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Masculinization of births in Eastern Europe

Population and Societies

506, December 2013

Sex-selective abortion is not specific to Asia. Christophe Guilmoto and Géraldine Duthé explain why European countries in the Western Balkans and Southern Caucasus are affected too. Although the problem was described for the first time more than ten years ago, it is only now that the authorities in these countries and in Europe are starting to show concern.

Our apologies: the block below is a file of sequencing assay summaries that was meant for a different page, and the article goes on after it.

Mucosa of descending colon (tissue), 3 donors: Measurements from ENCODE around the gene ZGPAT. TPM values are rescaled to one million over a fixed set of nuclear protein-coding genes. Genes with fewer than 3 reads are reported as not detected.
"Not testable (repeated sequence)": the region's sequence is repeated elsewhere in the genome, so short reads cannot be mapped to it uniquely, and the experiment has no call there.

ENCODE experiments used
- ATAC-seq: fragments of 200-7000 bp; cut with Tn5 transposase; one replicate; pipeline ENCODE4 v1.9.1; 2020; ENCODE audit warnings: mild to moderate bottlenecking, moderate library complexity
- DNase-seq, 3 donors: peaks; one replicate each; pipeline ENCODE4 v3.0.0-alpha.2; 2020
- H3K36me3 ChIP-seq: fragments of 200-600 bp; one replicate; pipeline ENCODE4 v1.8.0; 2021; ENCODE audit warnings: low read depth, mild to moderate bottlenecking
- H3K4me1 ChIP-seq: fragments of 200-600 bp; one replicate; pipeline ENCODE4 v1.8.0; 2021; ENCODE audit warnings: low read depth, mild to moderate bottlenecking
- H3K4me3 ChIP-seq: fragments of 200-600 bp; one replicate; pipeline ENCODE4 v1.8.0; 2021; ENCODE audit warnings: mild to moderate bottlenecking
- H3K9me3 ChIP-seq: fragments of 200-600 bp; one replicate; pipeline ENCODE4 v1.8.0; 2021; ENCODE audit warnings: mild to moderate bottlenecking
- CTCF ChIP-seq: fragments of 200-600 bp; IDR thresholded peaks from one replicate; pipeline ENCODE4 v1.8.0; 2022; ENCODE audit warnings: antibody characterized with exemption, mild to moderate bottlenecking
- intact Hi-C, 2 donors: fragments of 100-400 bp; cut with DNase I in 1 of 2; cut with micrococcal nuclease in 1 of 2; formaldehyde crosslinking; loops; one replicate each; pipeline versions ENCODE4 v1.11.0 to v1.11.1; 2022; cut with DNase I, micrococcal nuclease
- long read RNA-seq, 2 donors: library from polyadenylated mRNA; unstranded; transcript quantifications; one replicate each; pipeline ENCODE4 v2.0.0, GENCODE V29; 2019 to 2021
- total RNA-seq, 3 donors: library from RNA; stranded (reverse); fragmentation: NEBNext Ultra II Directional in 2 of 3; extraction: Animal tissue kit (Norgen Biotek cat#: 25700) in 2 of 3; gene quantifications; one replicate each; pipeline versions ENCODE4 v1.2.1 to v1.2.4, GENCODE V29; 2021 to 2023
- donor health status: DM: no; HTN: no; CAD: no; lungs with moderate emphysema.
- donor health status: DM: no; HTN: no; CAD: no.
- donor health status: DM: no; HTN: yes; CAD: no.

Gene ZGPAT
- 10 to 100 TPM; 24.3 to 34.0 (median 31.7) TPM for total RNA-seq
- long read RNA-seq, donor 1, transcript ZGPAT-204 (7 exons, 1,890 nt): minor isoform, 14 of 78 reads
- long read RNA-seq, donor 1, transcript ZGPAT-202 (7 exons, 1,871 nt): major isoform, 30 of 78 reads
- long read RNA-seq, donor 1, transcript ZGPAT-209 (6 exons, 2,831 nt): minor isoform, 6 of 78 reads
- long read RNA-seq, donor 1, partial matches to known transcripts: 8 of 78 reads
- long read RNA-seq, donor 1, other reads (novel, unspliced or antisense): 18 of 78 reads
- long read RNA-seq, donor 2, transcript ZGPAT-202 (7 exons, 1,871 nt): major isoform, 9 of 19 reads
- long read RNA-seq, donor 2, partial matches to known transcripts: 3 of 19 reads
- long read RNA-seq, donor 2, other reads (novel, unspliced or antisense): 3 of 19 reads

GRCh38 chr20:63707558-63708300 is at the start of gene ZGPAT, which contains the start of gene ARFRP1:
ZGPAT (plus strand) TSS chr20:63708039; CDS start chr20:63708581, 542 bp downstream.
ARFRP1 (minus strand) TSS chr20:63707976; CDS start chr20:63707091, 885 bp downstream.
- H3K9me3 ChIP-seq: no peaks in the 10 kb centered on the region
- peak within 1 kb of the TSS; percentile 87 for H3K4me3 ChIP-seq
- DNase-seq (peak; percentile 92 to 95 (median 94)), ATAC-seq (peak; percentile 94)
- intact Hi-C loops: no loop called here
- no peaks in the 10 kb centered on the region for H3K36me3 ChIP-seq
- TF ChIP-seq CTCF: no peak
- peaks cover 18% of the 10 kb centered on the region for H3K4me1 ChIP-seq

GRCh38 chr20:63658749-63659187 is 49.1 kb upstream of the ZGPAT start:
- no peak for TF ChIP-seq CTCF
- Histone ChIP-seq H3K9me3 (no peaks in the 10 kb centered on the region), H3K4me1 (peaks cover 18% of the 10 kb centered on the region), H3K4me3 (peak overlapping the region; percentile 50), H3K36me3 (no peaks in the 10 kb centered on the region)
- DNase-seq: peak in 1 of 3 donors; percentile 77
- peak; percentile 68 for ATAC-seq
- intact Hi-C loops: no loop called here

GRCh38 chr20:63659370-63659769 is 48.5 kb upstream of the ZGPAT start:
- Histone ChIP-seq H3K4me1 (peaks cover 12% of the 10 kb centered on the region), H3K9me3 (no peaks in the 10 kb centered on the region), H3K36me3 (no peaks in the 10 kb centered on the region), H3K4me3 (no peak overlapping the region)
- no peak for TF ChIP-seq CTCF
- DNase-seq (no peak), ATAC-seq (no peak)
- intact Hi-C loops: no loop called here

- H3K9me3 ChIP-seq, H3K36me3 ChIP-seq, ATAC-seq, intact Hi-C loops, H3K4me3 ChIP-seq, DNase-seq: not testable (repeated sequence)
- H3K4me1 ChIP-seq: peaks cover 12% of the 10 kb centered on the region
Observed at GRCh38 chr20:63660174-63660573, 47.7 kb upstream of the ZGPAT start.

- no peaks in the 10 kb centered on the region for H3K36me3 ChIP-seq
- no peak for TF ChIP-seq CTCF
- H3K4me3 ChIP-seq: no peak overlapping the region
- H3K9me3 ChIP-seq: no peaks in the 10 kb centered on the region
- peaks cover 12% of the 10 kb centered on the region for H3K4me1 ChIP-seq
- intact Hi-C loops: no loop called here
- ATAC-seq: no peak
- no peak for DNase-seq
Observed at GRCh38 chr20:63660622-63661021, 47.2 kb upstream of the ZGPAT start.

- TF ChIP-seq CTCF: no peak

In several countries of Eastern Europe, the sex ratio at birth is abnormally high. This is especially the case in the Southern Caucasus (Armenia, Azerbaijan and Georgia) where it has sometimes exceeded 115 boys per 100 girls (a normal sex ratio is 105), and to a lesser extent in the Western Balkans, around Albania, where it hovers around 110. The persistence of traditional patriarchal values is central to the son preference observed in these regions, but the fertility decline and the development of modern healthcare services under the new political and economic regimes have raised demand for prenatal sex selection.

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